Friday, October 16, 2009

Making Our Own Justice (A Riff on "Virtual CrowdSurfing")

The other day Steve Bodio commented on one of my entries, and noted that “ a just world you'd be paid for this.”
I agreed, even though it wasn't my best writing (the re-write the computer ate was much better), but was dismissive too. I said, and it's true, that I'm just happy to put something into the world that will either resonate with another human being, or elucidate, inform or excite.
I come from what I've begun to describe as a lonely culture – It's sparsely populated, but it is a culture in whole - I'm proud of it and think we're all very interesting. I'm always glad to strike a chord with others who identify. And I'm thrilled if something from my culture sparks or rekindles something in someone else. That's deeply satisfying for me. At the end of the day, I write to fulfill and satisfy myself, and I'd lie if I said I didn't draw part of my satisfaction from being read. The creation is fundamental, and it drives on regardless, but it's satisfying to have a cry in the darkness answered. As a reader I've always felt I was participating in the writers finished art, rather than just receiving it – As a writer, I seek to participate with my readers not simply produce product.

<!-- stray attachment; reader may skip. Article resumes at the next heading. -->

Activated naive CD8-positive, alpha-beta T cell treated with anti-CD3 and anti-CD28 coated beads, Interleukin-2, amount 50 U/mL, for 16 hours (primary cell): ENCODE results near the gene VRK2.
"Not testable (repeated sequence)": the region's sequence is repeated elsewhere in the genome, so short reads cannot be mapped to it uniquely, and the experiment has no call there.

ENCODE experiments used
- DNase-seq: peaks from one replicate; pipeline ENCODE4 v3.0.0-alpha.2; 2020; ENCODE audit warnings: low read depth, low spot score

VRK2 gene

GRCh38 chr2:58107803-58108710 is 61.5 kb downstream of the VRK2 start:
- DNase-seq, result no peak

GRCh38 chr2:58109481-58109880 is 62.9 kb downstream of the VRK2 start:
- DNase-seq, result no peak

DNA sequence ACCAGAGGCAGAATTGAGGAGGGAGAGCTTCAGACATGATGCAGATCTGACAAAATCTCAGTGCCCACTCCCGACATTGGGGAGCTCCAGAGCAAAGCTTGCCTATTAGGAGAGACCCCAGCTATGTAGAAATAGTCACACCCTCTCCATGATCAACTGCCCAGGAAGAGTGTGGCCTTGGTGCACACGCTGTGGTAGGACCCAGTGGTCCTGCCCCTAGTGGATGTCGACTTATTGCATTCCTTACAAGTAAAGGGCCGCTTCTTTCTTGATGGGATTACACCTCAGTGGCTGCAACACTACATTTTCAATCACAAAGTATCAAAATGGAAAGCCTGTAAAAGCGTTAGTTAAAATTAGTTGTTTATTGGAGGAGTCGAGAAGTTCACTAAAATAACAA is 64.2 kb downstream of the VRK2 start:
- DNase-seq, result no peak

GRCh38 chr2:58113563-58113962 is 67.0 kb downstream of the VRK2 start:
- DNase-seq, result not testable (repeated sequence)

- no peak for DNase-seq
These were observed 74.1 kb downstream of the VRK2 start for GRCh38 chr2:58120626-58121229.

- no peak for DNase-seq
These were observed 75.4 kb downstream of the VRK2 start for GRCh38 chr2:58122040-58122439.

But in a just world, if the participation is good, if the work is good, I should get paid shouldn't I? Of course I should. In a just world.
I'm not sure I believe the world is just. I believe the world is neutral though, and that it is up to us to make our own... whatever, really. Including justice. I believe this is true, on many fronts. As artists, we have to make a lot of things for ourselves, so what's stopping us from making our own justice? Okay, maybe not make entirely, but enable.
We can't necessarily force people to pay for our art - If we limit its availability only to those who pay we may be limiting ourselves right out of existence – But we can enable our audience, our fans and collectors, to pay us if they want to, can't we?

There are already writers with “Donate” or “Support” buttons on their blogs. They produce a lot of content, or a body of work, that is easily accessible and typically for free. No demand is placed on the audience to pay for it, but they are enabled to do so if they think its worth it.
We're also seeing novels, chapbooks and other publications, as well as music in a variety of forms, offered using a “Pay what you feel it is worth” model.